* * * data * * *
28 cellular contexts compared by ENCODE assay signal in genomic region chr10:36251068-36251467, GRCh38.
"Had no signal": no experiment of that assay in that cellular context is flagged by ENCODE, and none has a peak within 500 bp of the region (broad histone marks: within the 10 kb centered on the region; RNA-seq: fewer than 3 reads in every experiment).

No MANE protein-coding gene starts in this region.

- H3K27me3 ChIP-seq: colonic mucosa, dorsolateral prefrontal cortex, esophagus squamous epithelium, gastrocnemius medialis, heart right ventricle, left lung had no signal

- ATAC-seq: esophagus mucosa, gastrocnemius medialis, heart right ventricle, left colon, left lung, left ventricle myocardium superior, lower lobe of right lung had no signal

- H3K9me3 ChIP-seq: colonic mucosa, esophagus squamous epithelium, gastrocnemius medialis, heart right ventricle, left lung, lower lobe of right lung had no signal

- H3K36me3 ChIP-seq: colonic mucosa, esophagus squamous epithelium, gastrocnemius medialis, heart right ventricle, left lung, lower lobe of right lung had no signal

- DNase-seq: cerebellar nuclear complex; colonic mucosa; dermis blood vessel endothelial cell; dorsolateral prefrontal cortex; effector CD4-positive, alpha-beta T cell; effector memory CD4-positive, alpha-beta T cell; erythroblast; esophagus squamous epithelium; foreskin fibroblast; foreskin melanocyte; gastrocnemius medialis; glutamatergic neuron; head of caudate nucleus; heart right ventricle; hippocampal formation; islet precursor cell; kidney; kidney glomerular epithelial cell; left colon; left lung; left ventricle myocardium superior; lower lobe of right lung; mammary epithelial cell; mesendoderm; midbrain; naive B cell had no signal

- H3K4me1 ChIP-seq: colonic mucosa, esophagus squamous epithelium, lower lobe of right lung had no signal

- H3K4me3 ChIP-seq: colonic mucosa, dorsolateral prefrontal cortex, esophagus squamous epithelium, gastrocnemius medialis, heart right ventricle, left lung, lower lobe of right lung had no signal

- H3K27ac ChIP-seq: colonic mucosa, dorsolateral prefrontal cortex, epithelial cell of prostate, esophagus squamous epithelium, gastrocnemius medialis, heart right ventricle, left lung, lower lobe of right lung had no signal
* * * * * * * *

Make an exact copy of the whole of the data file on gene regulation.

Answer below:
28 cellular contexts compared by ENCODE assay signal in genomic region chr10:36251068-36251467, GRCh38.
"Had no signal": no experiment of that assay in that cellular context is flagged by ENCODE, and none has a peak within 500 bp of the region (broad histone marks: within the 10 kb centered on the region; RNA-seq: fewer than 3 reads in every experiment).

No MANE protein-coding gene starts in this region.

- H3K27me3 ChIP-seq: colonic mucosa, dorsolateral prefrontal cortex, esophagus squamous epithelium, gastrocnemius medialis, heart right ventricle, left lung had no signal

- ATAC-seq: esophagus mucosa, gastrocnemius medialis, heart right ventricle, left colon, left lung, left ventricle myocardium superior, lower lobe of right lung had no signal

- H3K9me3 ChIP-seq: colonic mucosa, esophagus squamous epithelium, gastrocnemius medialis, heart right ventricle, left lung, lower lobe of right lung had no signal

- H3K36me3 ChIP-seq: colonic mucosa, esophagus squamous epithelium, gastrocnemius medialis, heart right ventricle, left lung, lower lobe of right lung had no signal

- DNase-seq: cerebellar nuclear complex; colonic mucosa; dermis blood vessel endothelial cell; dorsolateral prefrontal cortex; effector CD4-positive, alpha-beta T cell; effector memory CD4-positive, alpha-beta T cell; erythroblast; esophagus squamous epithelium; foreskin fibroblast; foreskin melanocyte; gastrocnemius medialis; glutamatergic neuron; head of caudate nucleus; heart right ventricle; hippocampal formation; islet precursor cell; kidney; kidney glomerular epithelial cell; left colon; left lung; left ventricle myocardium superior; lower lobe of right lung; mammary epithelial cell; mesendoderm; midbrain; naive B cell had no signal

- H3K4me1 ChIP-seq: colonic mucosa, esophagus squamous epithelium, lower lobe of right lung had no signal

- H3K4me3 ChIP-seq: colonic mucosa, dorsolateral prefrontal cortex, esophagus squamous epithelium, gastrocnemius medialis, heart right ventricle, left lung, lower lobe of right lung had no signal

- H3K27ac ChIP-seq: colonic mucosa, dorsolateral prefrontal cortex, epithelial cell of prostate, esophagus squamous epithelium, gastrocnemius medialis, heart right ventricle, left lung, lower lobe of right lung had no signal